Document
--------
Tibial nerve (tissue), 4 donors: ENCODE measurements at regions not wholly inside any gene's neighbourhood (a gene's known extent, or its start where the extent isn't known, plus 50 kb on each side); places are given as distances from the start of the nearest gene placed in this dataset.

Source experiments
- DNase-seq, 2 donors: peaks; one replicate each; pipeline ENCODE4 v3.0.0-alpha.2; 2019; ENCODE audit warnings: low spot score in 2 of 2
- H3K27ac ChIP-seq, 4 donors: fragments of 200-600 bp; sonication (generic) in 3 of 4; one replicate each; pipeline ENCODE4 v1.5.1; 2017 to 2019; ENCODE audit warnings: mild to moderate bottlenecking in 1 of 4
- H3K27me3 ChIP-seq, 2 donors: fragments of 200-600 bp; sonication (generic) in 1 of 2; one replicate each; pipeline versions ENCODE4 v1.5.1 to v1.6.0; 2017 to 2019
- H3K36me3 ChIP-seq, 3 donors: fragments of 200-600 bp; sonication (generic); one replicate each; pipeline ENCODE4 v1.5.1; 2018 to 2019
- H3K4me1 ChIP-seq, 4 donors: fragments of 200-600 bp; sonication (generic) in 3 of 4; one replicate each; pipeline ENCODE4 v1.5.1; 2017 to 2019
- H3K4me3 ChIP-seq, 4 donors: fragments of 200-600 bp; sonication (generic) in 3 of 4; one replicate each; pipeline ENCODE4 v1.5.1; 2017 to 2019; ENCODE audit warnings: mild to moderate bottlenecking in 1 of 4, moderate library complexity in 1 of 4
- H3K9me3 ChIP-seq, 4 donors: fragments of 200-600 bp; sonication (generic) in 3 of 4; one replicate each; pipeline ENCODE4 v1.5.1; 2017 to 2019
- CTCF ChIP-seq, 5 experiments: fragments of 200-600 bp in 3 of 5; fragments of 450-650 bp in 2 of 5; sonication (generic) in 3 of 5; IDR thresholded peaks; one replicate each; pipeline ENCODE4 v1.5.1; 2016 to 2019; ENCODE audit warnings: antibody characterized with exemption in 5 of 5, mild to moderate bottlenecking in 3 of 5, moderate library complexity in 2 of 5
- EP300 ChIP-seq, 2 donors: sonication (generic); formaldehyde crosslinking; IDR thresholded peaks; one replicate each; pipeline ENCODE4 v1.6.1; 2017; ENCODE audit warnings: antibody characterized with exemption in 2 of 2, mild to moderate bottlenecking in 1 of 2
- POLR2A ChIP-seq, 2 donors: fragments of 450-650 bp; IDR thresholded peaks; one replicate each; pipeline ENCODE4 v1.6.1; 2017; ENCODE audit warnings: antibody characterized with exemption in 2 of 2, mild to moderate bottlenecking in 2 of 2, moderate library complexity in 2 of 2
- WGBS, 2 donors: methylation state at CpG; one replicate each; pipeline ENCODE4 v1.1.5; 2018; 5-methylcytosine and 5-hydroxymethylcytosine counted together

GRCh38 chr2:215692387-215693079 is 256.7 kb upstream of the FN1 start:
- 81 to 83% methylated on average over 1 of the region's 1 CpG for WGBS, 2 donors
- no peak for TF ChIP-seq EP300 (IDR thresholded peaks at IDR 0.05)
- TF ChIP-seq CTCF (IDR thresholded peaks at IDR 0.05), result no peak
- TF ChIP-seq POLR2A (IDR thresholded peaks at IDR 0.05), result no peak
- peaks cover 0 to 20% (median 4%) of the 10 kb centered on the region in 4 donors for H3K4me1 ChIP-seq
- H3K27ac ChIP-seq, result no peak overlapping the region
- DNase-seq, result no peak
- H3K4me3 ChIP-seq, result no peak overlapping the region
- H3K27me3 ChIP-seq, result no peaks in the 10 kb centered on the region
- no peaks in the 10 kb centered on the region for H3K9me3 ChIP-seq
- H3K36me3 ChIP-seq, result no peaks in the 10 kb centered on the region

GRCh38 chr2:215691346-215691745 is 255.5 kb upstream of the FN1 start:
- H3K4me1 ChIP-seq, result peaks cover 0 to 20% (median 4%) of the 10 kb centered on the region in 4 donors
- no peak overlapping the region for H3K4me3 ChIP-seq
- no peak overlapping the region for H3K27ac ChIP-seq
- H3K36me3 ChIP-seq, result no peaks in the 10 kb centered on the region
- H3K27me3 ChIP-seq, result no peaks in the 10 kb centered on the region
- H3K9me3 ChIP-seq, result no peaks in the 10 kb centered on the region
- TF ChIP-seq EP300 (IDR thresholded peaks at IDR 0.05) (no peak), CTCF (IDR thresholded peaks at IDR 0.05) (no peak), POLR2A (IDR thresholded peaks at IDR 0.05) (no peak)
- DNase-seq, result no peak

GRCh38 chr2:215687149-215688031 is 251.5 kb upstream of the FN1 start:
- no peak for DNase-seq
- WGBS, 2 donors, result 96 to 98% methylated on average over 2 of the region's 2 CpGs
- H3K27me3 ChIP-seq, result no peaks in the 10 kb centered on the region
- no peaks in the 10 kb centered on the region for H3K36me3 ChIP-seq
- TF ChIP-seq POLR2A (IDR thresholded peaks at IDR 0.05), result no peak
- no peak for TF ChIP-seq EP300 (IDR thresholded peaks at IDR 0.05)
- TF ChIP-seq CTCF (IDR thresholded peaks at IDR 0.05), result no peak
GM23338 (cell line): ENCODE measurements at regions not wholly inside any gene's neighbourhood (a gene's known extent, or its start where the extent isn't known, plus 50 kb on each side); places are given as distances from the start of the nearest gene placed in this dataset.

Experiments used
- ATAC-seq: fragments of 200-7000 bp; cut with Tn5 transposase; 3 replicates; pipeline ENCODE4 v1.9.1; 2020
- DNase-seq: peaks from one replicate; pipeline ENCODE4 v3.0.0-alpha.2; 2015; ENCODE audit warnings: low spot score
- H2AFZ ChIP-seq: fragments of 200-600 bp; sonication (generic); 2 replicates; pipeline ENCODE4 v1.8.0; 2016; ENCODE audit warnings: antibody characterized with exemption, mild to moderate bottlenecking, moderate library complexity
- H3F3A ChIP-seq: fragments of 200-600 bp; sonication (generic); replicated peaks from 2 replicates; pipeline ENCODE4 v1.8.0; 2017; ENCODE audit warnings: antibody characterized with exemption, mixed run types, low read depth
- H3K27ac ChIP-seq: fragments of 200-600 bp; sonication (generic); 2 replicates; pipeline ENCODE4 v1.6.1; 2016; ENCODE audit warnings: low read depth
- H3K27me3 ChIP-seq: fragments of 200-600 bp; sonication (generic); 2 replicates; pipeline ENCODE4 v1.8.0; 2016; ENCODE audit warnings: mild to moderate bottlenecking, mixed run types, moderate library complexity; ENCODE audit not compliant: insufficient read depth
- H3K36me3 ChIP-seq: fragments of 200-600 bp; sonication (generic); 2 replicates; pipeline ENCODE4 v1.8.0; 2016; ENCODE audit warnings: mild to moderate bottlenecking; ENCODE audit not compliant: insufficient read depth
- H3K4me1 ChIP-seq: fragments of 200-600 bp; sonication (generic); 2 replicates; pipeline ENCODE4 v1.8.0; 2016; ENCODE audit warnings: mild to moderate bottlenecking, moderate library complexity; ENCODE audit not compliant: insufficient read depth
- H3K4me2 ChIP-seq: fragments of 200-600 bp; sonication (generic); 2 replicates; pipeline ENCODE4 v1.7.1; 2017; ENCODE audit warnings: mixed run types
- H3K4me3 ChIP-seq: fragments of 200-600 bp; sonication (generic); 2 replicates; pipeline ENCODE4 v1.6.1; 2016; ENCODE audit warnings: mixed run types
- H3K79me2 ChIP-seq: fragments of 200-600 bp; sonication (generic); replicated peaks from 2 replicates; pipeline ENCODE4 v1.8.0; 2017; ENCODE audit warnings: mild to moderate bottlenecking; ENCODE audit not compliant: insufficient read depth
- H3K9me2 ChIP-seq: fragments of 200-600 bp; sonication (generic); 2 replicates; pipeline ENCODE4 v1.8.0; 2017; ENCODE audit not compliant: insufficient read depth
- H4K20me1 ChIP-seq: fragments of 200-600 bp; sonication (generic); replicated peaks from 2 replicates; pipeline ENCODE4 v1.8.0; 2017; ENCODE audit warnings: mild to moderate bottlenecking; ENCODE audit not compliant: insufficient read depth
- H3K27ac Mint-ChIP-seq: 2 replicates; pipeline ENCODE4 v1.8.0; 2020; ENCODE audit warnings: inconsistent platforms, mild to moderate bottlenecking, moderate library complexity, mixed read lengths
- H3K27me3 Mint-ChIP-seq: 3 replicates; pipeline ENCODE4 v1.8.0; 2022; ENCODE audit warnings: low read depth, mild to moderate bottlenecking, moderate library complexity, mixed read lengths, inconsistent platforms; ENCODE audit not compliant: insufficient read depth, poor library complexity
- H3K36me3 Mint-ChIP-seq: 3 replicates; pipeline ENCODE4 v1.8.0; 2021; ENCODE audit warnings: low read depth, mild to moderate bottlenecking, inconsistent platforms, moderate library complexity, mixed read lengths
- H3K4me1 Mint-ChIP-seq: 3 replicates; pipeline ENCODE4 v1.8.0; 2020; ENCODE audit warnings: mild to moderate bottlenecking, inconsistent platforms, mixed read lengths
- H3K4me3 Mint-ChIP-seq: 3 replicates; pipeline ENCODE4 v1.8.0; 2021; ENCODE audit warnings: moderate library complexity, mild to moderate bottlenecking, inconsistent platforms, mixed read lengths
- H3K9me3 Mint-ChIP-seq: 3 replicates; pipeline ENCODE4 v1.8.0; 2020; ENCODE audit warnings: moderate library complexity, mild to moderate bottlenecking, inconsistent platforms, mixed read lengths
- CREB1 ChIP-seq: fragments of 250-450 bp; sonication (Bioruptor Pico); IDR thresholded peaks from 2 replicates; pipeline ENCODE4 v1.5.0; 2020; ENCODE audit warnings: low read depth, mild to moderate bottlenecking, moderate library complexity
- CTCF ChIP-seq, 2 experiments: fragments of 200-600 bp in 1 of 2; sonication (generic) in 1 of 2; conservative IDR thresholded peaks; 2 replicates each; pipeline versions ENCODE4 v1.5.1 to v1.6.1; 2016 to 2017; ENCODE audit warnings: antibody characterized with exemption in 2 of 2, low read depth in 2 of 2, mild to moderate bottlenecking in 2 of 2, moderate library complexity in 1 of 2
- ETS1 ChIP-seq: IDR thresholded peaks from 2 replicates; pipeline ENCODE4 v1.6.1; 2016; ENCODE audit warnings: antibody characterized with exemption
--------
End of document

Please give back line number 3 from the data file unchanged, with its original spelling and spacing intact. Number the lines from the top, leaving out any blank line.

- DNase-seq, 2 donors: peaks; one replicate each; pipeline ENCODE4 v3.0.0-alpha.2; 2019; ENCODE audit warnings: low spot score in 2 of 2